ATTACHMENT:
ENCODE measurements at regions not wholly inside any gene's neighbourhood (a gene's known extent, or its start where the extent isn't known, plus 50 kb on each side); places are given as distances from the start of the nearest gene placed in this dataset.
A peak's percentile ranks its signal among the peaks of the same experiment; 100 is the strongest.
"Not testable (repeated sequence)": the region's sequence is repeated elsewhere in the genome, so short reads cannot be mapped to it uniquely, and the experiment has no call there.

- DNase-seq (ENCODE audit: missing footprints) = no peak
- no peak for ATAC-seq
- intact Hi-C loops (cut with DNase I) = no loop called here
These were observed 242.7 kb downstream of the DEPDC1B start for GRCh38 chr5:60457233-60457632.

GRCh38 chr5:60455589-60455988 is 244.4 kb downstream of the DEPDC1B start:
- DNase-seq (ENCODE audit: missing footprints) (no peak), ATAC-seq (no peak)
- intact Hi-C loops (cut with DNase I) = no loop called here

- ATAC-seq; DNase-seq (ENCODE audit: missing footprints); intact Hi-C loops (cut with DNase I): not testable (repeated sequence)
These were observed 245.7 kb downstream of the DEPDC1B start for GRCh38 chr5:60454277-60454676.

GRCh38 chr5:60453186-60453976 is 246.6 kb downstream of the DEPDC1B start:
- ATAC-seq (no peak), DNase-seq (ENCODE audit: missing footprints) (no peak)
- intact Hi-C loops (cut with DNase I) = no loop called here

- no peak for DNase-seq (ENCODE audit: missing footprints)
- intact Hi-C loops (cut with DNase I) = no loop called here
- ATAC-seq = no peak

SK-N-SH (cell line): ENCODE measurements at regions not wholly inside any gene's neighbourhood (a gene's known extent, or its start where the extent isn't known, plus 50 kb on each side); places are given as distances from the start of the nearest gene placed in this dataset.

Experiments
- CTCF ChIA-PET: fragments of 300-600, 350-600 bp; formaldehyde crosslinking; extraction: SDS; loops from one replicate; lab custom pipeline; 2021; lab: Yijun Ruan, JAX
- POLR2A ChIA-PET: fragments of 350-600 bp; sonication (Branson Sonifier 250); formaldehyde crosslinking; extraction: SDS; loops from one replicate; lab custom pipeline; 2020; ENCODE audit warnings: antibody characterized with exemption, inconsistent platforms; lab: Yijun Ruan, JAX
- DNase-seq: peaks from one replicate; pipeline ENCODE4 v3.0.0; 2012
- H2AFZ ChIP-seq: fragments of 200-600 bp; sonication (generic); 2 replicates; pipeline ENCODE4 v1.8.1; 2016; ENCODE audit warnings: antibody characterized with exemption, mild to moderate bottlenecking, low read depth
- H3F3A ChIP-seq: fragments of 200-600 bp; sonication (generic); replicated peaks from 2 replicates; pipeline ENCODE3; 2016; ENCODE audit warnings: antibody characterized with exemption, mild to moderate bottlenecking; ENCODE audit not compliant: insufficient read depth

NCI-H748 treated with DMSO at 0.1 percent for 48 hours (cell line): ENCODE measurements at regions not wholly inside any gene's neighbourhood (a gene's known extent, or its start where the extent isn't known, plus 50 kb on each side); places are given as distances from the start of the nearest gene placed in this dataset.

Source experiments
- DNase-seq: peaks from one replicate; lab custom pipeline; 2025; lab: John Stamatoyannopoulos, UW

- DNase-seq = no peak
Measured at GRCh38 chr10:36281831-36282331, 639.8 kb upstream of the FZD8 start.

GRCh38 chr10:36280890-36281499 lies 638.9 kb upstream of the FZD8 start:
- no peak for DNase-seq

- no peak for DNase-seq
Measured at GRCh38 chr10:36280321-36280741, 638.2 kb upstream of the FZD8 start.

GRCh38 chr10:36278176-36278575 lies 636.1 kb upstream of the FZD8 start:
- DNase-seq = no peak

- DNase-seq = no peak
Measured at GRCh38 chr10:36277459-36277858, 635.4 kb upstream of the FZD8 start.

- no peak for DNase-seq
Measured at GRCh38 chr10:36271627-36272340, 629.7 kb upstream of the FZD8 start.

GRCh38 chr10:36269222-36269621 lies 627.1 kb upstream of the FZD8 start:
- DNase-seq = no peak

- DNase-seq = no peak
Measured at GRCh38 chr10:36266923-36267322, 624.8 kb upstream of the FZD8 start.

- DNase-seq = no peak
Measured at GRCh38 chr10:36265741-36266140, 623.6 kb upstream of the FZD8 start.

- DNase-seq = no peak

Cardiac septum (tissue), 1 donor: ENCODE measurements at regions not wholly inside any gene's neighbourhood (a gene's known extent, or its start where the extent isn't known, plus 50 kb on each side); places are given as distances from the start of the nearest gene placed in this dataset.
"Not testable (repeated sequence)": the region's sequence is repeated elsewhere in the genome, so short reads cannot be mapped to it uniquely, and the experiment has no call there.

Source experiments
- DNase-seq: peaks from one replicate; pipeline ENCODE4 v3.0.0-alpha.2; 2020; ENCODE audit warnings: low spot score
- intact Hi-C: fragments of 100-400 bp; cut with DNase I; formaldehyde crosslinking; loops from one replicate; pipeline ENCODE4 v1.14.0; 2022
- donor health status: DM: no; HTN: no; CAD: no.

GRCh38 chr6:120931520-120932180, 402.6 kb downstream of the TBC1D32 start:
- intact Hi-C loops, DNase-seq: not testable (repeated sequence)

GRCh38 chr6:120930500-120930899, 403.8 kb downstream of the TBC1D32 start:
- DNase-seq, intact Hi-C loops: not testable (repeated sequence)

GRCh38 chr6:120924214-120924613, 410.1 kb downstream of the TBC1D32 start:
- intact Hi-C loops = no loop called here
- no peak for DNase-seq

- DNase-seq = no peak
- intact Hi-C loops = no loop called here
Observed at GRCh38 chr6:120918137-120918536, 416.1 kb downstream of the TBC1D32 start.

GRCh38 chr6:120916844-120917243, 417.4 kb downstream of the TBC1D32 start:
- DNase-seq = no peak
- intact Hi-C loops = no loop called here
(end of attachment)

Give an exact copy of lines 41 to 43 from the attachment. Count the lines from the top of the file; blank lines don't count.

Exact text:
GRCh38 chr10:36269222-36269621 lies 627.1 kb upstream of the FZD8 start:
- DNase-seq = no peak

- DNase-seq = no peak